Wine regions / 01/22/2019 / 889
Mlava wine region comprises vineyards on the right side of the lower basin of the Great Morava river and in the area surrounding the Resava, Mlava and Pek rivers.
According to 2012 data, there are 815 hectares of vineyards in Mlava region. The region of Mlava comprises three sub-regions: Braničevo, Požarevac and Resava.
Vineyards are generally located at altitudes of 100 to 270 meters. The altitude of the area decreases as it goes from the southeast to the northwest, intersected by lower flat terrains in the river valleys.
The vineyards are mainly located in the southern, eastern and southeastern exposures.
Soil: The most common land types in the Mlava region are Luvisol and Loess, but other types of soil such as Fluvisol, Eutric Cambisol, Chernozem or Lithosol on sanstone can be found. In the north of the wine region, along the Danube, there are also vineyards on sandy soil. The vineyards are mostly planted on Eutric Cambisol and Chernozem.
Moderating factors affecting the local climate are the Carpathian Mountains of Homolj (952 m) and Beljanica (1339 m) in the east. On the north side of the region is the Danube River, which affects early ripening of grapes in areas near the river. The Great Morava River flows along the western side of the wine region, whose wide valley allows for steady, gentle airflow and penetration of warm air currents from the south.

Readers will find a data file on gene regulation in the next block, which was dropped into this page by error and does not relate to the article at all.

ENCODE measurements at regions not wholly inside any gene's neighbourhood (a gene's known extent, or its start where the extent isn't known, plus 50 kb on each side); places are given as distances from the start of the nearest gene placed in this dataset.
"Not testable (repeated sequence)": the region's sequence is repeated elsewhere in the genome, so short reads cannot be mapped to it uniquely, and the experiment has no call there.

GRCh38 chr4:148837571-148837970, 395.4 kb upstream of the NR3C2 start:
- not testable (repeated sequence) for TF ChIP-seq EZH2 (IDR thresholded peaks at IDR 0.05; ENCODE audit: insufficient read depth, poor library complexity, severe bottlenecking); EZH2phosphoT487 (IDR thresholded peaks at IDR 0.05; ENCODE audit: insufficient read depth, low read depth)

Grape Producers: In this wine region, 6,848 households own vineyards. The largest number of vineyards is located in the municipality of Petrovac na Mlavi.
Varieties: Sauvignon Blanc, Pinot Grigio, Gewurztraminer, Pinot Noir, Marselan, Prokupac, Cabernet Sauvignon.
- Due to its convenient relief and altitude, Mlava region does not have extreme winter frosts that could damage the vine. During the winter, the temperature drops below -10 degrees Celsius during 3 days on average, and the absolute minimum was February 1956 when the temperature dropped to -12 degrees Celsius.
- Hail rarely occurs in Mlava region.
- Kadarka variety is also called Braničevka or Četereška (Četereže is a village in Mlava region near the town of Žabari) which indicates that this variety was widely present in the past in this region.
Awarded wine writer, wine critic and contributor to selected wine magazines. WSET3-certified author and editor-in-chief of www.vinopedia.rs. Member of Vojvodina Sommelier Association. Juror in national and international wine competitions. Lecturing about wines of Serbia and the Balkans. Local partner of Wine Mosaic organization. Co-founder of International Prokupac Day.
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